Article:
What We Expect

Parents: What We Expect

We expect parents to work with Discovery’s staff and principal to help their child learn. That means respecting school policies about dress, homework, absences and tardiness. It means supporting your child’s teacher and the school, being active and involved in your child’s learning; reading about their work in the logbook, talking to them about their day, making sure homework assignments are completed, and listening to them read at night.

Here’s how you can help:

Attend school events. This gives your child the message that they and the school are both important.

Give your child’s teacher the benefit of the doubt. This reinforces the message that they and the school are both important. Keep in mind that children with learning disabilities often have communication and/or social difficulties. Misinterpretations or miscommunications may have occurred.

Don’t wait for a problem, to get to know the teacher. Start out on a positive note by getting to know them early in the year – it will be easier to communicate if a problem comes up.

Logbook. Don't just sign your child's log book, read it and feel free to write a positive note to your child or the teacher.

Let us know if your child will be absent or late. Teachers need to know to ensure that students maintain progress. Frequent absences and tardiness makes learning harder.

Keep your contact information and emergency information up to date. If you get a new phone, or move, or have new information, please let us know as soon as you can.

Reading every day pays off. One of the best ways to help your child succeed in school is to read together every day. You don't even have to read the same thing. Just designate 20 minutes a day as “Family Reading Time”.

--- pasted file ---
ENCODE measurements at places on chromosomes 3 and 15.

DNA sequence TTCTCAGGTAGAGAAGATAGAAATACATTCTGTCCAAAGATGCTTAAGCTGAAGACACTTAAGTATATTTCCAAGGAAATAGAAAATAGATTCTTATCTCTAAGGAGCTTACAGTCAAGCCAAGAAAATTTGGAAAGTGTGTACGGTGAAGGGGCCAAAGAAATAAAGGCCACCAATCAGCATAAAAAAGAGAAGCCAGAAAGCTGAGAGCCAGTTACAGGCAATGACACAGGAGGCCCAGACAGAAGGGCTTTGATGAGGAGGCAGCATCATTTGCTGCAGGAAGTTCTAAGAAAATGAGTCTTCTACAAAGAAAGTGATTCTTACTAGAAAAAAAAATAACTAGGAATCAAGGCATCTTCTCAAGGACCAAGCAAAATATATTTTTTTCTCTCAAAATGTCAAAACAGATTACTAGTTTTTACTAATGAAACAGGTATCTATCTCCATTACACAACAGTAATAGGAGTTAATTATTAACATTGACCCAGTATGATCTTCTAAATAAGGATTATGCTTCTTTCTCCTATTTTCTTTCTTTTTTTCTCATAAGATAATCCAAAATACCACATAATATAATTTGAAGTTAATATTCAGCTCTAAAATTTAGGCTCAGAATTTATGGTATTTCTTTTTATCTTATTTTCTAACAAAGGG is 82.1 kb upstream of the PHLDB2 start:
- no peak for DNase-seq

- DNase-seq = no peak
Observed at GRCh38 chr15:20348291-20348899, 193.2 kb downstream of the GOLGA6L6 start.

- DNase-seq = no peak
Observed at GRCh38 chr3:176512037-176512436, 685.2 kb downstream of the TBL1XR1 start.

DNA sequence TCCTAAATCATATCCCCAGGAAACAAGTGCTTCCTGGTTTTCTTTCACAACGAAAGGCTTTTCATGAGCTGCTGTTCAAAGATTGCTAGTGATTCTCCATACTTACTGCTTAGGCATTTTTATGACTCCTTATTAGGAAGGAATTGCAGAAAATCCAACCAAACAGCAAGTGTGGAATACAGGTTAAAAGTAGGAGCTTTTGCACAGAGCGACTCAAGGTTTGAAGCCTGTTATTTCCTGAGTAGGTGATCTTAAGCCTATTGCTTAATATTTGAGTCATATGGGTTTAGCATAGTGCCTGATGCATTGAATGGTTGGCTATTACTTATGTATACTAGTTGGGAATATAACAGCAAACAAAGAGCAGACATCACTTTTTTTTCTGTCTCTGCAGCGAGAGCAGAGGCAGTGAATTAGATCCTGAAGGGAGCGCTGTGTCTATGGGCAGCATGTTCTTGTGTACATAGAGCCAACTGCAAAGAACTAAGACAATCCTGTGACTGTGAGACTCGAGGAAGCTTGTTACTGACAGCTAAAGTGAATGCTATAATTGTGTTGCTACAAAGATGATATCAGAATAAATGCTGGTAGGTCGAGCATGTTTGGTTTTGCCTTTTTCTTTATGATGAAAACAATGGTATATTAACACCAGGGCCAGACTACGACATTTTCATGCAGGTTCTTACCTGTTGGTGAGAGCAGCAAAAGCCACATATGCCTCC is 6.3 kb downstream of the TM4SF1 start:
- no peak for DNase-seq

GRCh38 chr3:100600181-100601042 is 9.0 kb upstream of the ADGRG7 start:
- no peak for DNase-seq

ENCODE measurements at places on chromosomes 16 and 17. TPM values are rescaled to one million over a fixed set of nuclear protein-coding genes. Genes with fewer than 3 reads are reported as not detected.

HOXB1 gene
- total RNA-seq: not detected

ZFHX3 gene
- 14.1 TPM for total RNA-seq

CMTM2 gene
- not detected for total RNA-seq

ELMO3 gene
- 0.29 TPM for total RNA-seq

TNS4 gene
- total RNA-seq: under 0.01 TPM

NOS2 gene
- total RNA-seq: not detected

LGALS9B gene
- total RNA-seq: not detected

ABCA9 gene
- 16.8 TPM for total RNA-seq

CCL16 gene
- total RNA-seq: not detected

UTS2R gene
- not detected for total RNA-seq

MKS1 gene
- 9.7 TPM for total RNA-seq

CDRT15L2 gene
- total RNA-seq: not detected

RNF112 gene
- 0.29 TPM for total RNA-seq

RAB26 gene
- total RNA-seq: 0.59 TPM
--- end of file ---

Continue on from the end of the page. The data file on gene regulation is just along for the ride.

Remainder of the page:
Establish Routines. Make sure your child gets a good night’s sleep and has a structured routine during the day. Schedule meals, homework, etc. for the same time daily.

Ensure that your child eats well. Adequate nutrition has been shown to improve learning skills, especially memory work. Inadequate nutrition contributes to lower test scores, irritability and poor concentration. Try to avoid processed foods, and choose whole grains, fruits and vegetables, and low fat dairy products whenever you can. Students are not allowed to bring gum, pop, or candy to school.

Don’t accept, “I don’t know”, or “Nothing” when you ask about your child’s day. By requiring your child to spend 5 minutes a day reflecting on school studies you will not only be encouraging them to exercise their memory, review vocabulary or concepts, and utilize communication skills but also to be more thoughtful and reflective in regards to their own learning.

Set realistic academic goals with and for your child. Reaching realistic goals helps your child learn what ‘success’ feels like.

Never let your child ‘use’ their learning disability as an excuse. Learning how to cope with the disability and work towards a goal is an important life-skill.

Focus on your child’s strengths. Every child has strengths and weak spots. Focusing on strengths gives your child something to feel good about and encourages them to take on greater challenges.